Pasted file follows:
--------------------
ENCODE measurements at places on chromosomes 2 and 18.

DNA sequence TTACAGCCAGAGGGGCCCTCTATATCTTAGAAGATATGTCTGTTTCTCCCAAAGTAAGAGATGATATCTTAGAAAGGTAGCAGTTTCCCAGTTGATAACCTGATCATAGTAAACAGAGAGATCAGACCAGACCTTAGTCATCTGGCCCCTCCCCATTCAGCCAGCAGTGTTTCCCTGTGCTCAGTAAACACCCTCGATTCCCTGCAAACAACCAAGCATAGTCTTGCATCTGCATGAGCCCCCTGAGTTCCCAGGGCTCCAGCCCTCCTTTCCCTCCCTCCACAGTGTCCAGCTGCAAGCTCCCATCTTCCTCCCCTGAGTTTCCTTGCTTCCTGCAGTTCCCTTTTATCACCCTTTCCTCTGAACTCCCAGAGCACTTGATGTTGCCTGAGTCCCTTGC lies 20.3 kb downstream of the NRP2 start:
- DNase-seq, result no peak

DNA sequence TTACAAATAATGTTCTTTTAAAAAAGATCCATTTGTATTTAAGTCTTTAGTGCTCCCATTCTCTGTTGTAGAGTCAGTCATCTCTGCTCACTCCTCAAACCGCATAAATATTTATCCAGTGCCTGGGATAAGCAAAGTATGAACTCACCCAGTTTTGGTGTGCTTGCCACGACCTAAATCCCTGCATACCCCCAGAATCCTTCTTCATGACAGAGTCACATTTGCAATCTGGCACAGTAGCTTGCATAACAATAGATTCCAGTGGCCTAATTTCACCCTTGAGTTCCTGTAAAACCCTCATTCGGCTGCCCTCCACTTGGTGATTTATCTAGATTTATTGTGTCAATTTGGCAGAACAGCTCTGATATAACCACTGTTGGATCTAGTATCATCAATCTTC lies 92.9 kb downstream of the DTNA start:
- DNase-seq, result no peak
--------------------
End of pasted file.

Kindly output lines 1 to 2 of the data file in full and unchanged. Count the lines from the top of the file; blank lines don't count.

ENCODE measurements at places on chromosomes 2 and 18.

DNA sequence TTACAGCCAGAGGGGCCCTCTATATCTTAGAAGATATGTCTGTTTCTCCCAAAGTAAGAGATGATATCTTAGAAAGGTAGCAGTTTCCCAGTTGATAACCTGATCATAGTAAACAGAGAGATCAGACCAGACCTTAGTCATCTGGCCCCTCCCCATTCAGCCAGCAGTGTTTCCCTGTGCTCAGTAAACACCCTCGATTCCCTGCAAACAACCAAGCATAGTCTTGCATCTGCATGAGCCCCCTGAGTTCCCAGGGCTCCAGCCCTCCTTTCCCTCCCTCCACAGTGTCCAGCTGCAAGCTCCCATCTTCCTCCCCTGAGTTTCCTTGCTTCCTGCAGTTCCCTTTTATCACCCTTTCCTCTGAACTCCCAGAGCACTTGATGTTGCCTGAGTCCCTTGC lies 20.3 kb downstream of the NRP2 start: